Update #4 ·

9 Nastiest Things in the Meat You Eat

Recently, the US Department of Agriculture announced plans to "relax" federal meat and poultry inspections, allowing meat processors greater leeway in policing themselves, already the agricultural trend. Most food activists ask how standards could be relaxed any further when drug residues, heavy metals, cleaning supplies, gasses, nitrites, hormones and other unwanted guests contaminate the meat supply. They are almost all unlabeled.

Is seafood safer? Dream on. Mercury-filled tuna is what inspired Fischer Stevens to make the Oscar-winning documentary The Cove, about the Japanese dolphin-fishing industry when he personally came down with mercury poisoning. The Chicago Tribune, New York Times and Consumer Reports have reported high mercury levels in almost all red lean and fatty tuna tested, in recent years.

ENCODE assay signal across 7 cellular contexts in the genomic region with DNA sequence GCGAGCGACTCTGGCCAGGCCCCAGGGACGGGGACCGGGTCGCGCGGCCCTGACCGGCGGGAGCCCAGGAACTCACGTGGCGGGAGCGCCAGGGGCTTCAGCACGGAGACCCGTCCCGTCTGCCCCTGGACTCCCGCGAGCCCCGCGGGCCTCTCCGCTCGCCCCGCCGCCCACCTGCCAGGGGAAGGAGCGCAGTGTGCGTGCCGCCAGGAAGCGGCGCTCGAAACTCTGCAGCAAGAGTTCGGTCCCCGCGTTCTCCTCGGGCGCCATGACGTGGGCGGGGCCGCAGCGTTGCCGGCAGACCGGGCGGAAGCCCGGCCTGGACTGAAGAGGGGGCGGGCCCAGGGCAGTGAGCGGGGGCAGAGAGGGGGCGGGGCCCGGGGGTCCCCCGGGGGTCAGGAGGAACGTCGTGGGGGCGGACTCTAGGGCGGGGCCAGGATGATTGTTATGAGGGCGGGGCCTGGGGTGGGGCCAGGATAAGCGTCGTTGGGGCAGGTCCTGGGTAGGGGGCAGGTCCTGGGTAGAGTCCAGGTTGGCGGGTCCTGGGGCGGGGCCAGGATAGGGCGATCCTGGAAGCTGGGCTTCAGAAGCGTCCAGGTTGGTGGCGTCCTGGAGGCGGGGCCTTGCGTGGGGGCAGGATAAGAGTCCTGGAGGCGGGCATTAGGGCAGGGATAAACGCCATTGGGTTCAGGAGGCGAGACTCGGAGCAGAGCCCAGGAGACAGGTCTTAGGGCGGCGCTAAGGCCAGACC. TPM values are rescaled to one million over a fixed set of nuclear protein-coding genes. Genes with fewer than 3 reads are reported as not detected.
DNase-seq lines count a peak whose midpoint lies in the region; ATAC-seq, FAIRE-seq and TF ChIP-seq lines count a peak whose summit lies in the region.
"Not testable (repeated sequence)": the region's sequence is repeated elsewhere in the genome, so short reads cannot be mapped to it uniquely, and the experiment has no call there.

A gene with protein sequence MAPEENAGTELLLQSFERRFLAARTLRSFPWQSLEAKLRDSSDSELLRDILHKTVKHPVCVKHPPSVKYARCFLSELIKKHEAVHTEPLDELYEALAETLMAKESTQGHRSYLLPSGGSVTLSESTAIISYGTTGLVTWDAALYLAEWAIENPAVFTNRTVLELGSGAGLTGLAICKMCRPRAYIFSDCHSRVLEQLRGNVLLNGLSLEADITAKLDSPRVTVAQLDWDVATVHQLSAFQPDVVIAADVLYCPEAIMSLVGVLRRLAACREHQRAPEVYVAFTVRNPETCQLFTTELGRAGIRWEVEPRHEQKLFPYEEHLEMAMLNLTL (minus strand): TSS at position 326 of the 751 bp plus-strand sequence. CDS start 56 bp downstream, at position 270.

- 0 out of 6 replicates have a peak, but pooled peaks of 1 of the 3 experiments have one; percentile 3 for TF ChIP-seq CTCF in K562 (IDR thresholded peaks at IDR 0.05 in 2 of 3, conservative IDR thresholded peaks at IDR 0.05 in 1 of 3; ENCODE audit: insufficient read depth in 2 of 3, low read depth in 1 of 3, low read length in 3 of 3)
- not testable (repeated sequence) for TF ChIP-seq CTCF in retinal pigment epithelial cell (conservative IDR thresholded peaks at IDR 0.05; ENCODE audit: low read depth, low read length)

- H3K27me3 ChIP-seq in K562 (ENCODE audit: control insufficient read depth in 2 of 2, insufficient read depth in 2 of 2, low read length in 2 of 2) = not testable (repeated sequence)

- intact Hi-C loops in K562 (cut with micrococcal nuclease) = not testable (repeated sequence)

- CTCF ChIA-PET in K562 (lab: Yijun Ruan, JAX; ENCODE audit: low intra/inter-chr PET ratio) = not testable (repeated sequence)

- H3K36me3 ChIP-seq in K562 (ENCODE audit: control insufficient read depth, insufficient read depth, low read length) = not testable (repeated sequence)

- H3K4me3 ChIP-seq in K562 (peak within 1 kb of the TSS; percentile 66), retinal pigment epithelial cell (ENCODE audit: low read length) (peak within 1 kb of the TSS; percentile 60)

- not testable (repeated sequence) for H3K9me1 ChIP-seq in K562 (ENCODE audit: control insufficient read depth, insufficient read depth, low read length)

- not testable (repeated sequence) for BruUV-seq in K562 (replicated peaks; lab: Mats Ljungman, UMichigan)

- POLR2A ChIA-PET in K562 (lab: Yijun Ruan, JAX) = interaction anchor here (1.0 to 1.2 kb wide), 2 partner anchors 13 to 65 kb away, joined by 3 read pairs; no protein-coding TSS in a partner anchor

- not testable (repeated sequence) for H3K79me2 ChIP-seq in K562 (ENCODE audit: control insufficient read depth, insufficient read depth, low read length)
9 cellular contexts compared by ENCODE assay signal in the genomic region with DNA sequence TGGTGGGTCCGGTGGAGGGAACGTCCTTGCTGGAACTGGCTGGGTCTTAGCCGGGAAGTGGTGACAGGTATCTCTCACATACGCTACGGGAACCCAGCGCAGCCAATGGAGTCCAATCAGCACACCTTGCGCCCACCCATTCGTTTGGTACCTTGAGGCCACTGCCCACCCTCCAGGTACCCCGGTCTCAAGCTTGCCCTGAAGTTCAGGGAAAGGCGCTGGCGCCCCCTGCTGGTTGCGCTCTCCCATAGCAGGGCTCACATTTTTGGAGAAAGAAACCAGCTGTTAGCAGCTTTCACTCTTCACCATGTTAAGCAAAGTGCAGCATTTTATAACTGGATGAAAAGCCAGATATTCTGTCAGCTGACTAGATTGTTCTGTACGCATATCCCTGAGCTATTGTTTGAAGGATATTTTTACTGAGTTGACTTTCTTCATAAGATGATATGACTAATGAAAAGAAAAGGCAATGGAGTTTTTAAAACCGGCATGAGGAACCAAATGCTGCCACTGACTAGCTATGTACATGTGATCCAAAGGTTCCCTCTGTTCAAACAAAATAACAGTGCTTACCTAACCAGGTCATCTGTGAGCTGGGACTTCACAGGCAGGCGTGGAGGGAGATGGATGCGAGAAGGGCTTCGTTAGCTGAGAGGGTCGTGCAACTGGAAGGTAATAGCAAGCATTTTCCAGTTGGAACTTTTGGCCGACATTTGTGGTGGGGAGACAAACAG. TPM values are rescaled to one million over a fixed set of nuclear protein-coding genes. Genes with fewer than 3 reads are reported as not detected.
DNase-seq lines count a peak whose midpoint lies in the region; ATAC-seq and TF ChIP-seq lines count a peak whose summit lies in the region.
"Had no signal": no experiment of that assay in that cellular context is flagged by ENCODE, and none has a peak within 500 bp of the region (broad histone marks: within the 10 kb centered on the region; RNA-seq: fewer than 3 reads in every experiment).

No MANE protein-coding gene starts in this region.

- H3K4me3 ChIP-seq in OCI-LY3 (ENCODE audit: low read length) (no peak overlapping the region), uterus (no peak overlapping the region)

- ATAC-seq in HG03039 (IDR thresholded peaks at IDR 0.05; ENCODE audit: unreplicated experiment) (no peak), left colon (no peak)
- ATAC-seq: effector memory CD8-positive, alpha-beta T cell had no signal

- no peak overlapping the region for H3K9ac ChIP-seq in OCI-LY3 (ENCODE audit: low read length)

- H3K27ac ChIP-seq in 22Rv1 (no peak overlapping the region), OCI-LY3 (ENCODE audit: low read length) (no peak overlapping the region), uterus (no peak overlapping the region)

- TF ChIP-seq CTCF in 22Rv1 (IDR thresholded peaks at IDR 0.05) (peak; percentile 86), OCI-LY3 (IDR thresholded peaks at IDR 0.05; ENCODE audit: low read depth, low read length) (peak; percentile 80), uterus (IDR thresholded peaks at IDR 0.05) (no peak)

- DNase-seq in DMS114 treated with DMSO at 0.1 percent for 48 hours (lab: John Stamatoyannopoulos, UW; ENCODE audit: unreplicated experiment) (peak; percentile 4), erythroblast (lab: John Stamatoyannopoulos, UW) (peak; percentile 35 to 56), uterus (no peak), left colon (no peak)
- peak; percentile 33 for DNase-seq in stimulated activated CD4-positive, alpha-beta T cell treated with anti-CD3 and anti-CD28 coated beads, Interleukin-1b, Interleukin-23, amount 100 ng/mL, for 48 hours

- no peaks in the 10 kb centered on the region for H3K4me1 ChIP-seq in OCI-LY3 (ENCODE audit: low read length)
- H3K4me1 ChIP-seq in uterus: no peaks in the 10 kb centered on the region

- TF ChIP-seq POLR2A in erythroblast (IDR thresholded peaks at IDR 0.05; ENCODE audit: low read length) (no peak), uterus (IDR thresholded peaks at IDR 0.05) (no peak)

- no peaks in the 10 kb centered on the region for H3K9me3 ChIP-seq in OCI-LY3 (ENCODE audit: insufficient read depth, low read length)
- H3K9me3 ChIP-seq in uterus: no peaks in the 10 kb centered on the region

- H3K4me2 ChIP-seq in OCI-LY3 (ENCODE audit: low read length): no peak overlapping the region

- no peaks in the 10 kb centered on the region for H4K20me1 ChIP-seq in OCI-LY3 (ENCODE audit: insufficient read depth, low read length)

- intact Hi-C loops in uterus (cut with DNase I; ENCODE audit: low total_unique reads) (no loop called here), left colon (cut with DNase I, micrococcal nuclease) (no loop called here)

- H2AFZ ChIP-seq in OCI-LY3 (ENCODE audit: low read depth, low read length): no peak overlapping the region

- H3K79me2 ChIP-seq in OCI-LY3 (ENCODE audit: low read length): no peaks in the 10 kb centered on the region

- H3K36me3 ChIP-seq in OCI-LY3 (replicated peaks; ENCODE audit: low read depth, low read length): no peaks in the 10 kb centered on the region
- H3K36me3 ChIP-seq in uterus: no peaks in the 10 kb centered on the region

Aquaculture is so festooned with antibiotics, veterinary drugs and pesticides that it can make factory farming look green. Commercial shrimp production, for example, "begins with urea, superphosphate, and diesel, then progresses to the use of piscicides (fish-killing chemicals like chlorine and rotenone), pesticides and antibiotics (including some that are banned in the U.S.), and ends by treating the shrimp with sodium tripolyphosphate (a suspected neurotoxicant), Borax, and occasionally caustic soda," says a review of the book, Bottomfeeder: How to Eat Ethically in a World of Vanishing Seafood.

Meat contaminants are not likely to go away because they stem from Big Meat's desire to maximize profits by growing animals faster, squeezing them into small living spaces and keeping meat looking "fresh" on store shelves longer. Here is a list of the worst offenders. 

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